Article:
Of all the people who marry, only 30 per cent grow towards a quality of marriage that they hoped for when they started out. So says Ty Tashiro in his book, “The Science of Happily Ever After.” A lot of us divorce or separate, and many maintain a “just reasonably content” compromise, and a few of us are “happily ever after.”
By the way, this is true if one is a faith-follower or if one is something else from the spiritual-psychological neighbourhood.
Seattle’s John Gottman, the current marital-parenting guru, has studied married couples for four decades and distilled the nature of their success – and it is completely ordinary. “Much of it comes down to the spirit couples bring to the relationship. Do they bring kindness and generosity or contempt, criticism, and hostility?”
According to Gottman, people whose relationships thrived “scanned the social environment for things they can appreciate and say thank you for. They are building this culture of respect and appreciation very purposefully.” Those who gave up on their marriages more than often scanned for their partner’s mistakes.
This part of Gottman’s research is obvious to those who identify gratitude as an evidence of the Holy Spirit (Ephesians 5:18-20).
Gottman found the key to success in the everyday interactions between couples. He calls them “bids.” Say my partner makes a thoughtful and generous dinner for the family and asks for my response with the hope of some appreciation. I thank her blankly, because I’m immersed in my own thing. She has made a “bid,” according to Gottman, for my attention and appreciation and I didn’t deliver. And neither do the kids for that matter.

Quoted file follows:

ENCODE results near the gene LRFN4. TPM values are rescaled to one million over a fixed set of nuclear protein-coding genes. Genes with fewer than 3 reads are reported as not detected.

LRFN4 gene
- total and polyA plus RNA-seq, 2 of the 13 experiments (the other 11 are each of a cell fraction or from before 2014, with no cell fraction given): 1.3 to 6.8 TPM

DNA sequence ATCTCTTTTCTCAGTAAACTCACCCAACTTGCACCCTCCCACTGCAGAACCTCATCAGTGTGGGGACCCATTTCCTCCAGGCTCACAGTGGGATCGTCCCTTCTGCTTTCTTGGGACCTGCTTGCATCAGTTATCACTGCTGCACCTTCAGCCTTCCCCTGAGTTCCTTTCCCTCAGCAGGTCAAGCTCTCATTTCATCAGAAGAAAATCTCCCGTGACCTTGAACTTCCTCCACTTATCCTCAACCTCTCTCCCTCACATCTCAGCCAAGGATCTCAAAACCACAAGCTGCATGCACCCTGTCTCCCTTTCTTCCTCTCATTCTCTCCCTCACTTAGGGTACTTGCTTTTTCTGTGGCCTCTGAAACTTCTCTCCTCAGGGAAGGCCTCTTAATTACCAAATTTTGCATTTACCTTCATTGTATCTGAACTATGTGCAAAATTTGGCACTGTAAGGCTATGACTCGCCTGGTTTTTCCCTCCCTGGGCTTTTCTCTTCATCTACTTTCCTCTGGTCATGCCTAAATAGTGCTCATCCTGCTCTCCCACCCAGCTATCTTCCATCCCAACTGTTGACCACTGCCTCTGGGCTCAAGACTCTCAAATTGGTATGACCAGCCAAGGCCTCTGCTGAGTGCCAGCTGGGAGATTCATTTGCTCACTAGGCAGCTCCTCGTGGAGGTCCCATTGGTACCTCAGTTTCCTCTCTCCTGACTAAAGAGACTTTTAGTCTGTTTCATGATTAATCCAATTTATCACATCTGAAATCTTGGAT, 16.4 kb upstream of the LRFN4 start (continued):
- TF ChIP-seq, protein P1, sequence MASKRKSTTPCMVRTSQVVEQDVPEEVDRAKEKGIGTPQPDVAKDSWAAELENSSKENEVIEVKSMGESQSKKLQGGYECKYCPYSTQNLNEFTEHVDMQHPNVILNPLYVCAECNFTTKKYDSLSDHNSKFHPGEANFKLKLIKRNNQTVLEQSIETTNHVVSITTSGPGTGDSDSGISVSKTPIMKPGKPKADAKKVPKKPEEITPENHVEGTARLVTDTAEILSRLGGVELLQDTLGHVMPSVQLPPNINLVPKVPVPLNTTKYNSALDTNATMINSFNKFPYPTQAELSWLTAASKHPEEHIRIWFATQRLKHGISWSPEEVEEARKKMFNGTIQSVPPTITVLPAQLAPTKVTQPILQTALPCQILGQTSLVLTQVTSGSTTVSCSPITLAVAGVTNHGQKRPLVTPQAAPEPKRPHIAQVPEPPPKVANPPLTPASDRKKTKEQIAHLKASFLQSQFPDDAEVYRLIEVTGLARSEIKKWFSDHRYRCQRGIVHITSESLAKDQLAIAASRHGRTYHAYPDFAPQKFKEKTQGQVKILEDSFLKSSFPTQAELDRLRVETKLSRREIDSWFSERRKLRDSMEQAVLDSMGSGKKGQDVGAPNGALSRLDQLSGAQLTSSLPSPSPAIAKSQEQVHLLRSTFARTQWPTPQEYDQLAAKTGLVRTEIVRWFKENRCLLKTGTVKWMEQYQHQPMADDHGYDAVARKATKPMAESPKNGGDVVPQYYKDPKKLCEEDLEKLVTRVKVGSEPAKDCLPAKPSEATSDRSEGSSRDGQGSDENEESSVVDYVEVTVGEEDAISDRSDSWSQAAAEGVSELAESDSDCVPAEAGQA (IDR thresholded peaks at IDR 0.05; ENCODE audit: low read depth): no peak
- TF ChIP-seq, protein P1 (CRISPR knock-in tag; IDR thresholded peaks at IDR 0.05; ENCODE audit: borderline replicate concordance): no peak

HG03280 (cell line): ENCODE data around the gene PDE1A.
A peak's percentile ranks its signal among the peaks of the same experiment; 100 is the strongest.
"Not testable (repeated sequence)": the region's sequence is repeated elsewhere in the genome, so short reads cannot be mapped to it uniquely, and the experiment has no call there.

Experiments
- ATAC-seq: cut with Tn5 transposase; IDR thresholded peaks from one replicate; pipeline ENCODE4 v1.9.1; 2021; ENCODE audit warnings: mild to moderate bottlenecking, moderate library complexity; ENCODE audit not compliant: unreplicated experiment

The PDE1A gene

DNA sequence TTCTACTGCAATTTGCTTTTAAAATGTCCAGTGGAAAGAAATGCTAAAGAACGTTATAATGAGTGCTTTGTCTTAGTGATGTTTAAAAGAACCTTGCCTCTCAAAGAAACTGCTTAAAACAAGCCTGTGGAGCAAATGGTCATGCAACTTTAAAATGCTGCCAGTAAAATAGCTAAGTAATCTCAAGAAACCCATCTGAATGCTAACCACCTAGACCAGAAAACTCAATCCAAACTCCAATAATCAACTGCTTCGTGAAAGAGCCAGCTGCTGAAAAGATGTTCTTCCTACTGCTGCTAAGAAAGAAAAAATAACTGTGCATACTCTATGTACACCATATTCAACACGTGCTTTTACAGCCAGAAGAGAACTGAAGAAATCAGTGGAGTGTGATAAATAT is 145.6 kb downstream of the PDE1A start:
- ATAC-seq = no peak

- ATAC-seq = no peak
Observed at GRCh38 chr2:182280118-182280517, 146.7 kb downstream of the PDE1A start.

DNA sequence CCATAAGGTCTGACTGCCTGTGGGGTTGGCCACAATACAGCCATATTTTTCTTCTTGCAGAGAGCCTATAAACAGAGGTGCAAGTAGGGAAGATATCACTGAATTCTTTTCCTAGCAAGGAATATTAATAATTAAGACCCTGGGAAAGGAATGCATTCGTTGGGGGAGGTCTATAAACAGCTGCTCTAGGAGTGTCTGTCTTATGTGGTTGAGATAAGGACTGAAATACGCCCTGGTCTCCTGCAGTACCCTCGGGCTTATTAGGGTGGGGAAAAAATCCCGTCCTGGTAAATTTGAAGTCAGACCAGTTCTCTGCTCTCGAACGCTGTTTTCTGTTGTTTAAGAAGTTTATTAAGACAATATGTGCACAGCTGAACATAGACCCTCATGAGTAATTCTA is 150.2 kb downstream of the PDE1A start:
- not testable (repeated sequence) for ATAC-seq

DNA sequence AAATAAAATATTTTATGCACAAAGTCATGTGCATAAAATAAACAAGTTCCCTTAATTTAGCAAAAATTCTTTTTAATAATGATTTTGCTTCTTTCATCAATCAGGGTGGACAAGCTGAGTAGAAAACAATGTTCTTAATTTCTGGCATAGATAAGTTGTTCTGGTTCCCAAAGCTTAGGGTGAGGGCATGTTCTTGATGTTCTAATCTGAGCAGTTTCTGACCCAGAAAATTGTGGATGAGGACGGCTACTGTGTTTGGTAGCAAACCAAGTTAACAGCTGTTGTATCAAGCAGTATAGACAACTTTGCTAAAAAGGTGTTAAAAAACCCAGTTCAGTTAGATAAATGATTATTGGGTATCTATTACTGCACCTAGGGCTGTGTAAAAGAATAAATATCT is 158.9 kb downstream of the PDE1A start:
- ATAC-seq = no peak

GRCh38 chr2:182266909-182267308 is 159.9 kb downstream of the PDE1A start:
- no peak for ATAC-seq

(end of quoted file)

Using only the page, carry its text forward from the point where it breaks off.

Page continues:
Did you know that the majority of “bids” between unhappy couples go unanswered or worse, dismissed with contempt?
Here is something interesting: when Gottman examined the decades of marital data, he found divorcing couples responded to bids only infrequently, less than a third of the time. What about couples that thrived? They approached and appreciated the bids nearly 90% of the time. They had “emotional intelligence.”
Seems simple enough but sometimes hard to do.
(Adapted from a July 2014 Vancouver Sun article by Michael Pond.)
June 25th, 2014
Anxiety manifests physically before your brain can figure out what’s going on. You might feel it in your gut or in your breathing. But watch yourself to see what happens with you.
Today I was doing supervision with a fellow psychologist and she asks 3 questions of herself when she is anxious. I think that I will try it with myself and I recommend it to you as well.
First question: “What am I anxious about?” and give yourself some time to figure it out. It might surprise you that it is not what you first think it is. If you think a bit deeper, you might find a thread of anxiety that runs throughout your emotional life. And it might not be the current circumstance or tension you are dealing with.
Second, “Whose problem is it?” Most anxious people take on the upset feelings of others in their emotional world (e.g. mothers, teachers, neighbourhood children…) and think it is theirs to worry about. Again, think it through and get to the truth.
And #3: “Is there anything I can do about it right now?” If not, let it go. At least until you figure you need to pick it up again.
Now I have a weird disclosure to make. I use the “Reminders” app on my MacBook to tell me when I should start to worry about something! When I put a time clock beside the thing I am anxious about, my iPhone gives me a ding to remind me to be anxious. I laugh when I see that I have reminded myself to worry. Weird isn’t it? Reduces my anxiety though.